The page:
Out with a bang

Explosives and explosions are difficult areas and there are ethical issues involved in providing too much information. Furthermore, it is probably inadvisable to go searching on the internet for ways to make things blow up. I can make a few observations here which may help writers avoid mistakes or misrepresentations.


Recent UK legislation has made it more difficult to obtain some of the materials which can be used to manufacture home-made explosives e.g. nitric acid, high-strength hydrogen peroxide and potassium chlorate. Licences are required to purchase and possess these chemicals under the Control of Poisons and Explosives Precursors Regulations 2015 - see the UK Government website for more details. Stories set in earlier decades could include home-made explosives using chemicals such as sodium chlorate and potassium nitrate which were then readily obtainable.

Health and safety

Attempting to make explosive chemicals such as TATP, mercury fulminate or nitroglycerin is fraught with danger and unskilled, untrained villains would be quite likely to poison or blow themselves up in the process. Telltale signs of such illicit activity, by the way, could be bleached or yellowed skin ( from hydrogen peroxide or nitric acid respectively). See also the section on Analysis for traces.


Nitroglycerin and mercury fulminate are unstable compounds (which is why they explode) and not suitable for carrying around in large quantities - only a slight shock is needed to set them off so don't have your protagonist taking them over bumpy roads or on the bus. These are not available to purchase so would have to be made - but see above.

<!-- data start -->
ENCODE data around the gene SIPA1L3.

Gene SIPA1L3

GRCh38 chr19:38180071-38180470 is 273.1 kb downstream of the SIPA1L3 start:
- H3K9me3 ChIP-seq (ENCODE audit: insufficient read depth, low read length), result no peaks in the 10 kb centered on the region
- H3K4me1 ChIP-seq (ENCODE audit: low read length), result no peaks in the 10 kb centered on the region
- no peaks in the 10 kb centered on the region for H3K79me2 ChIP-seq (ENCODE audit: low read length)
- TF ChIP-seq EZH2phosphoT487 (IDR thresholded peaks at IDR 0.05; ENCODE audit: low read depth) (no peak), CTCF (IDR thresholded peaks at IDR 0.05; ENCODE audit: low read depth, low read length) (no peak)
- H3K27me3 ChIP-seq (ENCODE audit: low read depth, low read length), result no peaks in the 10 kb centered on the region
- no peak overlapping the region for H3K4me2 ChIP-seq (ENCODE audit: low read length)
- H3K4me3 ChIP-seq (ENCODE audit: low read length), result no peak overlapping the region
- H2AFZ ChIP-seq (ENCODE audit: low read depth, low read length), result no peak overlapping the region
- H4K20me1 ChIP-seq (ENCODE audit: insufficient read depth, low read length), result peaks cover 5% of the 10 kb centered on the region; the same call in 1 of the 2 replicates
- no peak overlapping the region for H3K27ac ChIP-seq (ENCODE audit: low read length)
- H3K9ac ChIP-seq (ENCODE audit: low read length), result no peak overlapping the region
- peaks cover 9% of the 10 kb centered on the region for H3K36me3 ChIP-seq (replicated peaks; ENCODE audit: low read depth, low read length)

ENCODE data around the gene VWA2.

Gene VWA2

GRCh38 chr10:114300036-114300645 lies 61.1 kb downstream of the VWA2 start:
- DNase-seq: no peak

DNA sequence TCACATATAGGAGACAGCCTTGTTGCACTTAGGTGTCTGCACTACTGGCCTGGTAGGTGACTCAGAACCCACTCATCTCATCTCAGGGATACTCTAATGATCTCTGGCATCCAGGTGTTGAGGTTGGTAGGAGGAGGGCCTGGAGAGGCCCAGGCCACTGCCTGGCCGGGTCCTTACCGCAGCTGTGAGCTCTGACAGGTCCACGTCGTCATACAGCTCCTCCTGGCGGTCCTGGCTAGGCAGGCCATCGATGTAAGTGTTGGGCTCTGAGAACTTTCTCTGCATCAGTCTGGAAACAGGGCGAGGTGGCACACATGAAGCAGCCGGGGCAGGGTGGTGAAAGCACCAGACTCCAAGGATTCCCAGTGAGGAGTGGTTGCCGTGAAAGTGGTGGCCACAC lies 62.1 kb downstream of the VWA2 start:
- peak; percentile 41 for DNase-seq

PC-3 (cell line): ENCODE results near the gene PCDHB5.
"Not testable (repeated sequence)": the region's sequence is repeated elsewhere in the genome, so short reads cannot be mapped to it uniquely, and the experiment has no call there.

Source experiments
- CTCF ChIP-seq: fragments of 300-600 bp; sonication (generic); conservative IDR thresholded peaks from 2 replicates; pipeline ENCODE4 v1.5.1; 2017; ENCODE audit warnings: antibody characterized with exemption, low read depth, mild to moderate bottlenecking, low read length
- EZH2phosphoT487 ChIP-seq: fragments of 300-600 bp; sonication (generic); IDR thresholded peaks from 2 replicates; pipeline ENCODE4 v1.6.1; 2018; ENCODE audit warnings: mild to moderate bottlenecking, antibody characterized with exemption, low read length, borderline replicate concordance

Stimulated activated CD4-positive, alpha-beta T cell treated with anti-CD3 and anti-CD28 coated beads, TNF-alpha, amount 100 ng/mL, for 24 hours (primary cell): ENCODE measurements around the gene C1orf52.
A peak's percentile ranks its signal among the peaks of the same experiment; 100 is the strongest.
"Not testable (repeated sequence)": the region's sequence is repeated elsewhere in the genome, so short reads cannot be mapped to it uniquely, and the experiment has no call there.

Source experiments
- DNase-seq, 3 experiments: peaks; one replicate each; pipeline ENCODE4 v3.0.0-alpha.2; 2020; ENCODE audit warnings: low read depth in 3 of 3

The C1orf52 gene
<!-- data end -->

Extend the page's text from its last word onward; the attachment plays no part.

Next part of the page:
Plastic fantastic

Plastic explosive (e.g. C4, Semtex) is not something you can make at home and neither can you get it on eBay or from "serialkillersupplies.com". If your villain is using it they must have a military or organised criminal source from which to obtain it.

Lock, stock and shrapnel

Using an explosive to blow open a lock may be feasible but this is likely to send bits of lock and door flying in all directions - retreat to a safe distance, wear goggles and cover your ears.


Recently, Hollywood has realised that an explosion close by will leave survivors with permanent hearing damage, temporary deafness and/or tinnitus (depending on the magnitude and proximity of the blast) because of the very high peak noise levels produced. This is particularly the case with explosions indoors where the sound cannot escape and reverberates.

Cliché alert

If you are planting a bomb, why would you have an elaborate visual timer counting down, and things that go beep, before it detonates? Hollywood regards this is as essential as a detonator and the main charge, in order to rack up the tension, - but it's one more thing to go wrong.

Flash or bang?

Note the difference between an incendiary bomb, which sets fire to things, and a blast, or HE (high explosive), bomb which shatters things apart. I wouldn't be writing this if the bomb which landed near my Dad in WW2 had been HE rather than incendiary.

Quality control

Perhaps reassuringly it is not easy to make a bomb explode on cue. The device left on a tube train by a student in 2016 did not go off because the explosive had not been prepared properly and online bomb-making guides are no substitute for proper training (see https://www.theguardian.com/uk-news/2017/may/23).

The nuclear option

Several plots have addressed the idea of criminals/terrorists making a nuclear bomb (if they haven't stolen one from the former Soviet Union) and holding a city to ransom. This is not very likely as it would require the resources of a state, or state-sponsored group, to construct a reliable nuclear weapon and obtain the fissile material. A more credible threat would be a "dirty bomb" whereby radioactive material is wrapped around a conventional explosive. If detonated, this would contaminate a wide area and make parts of it unusable for decades or centuries, depending on the radioactive material used. Handing such material without stringent precautions would expose the perpetrator to potentially lethal levels of radiation but, in the age of the suicide bomber, this need not be a constraint.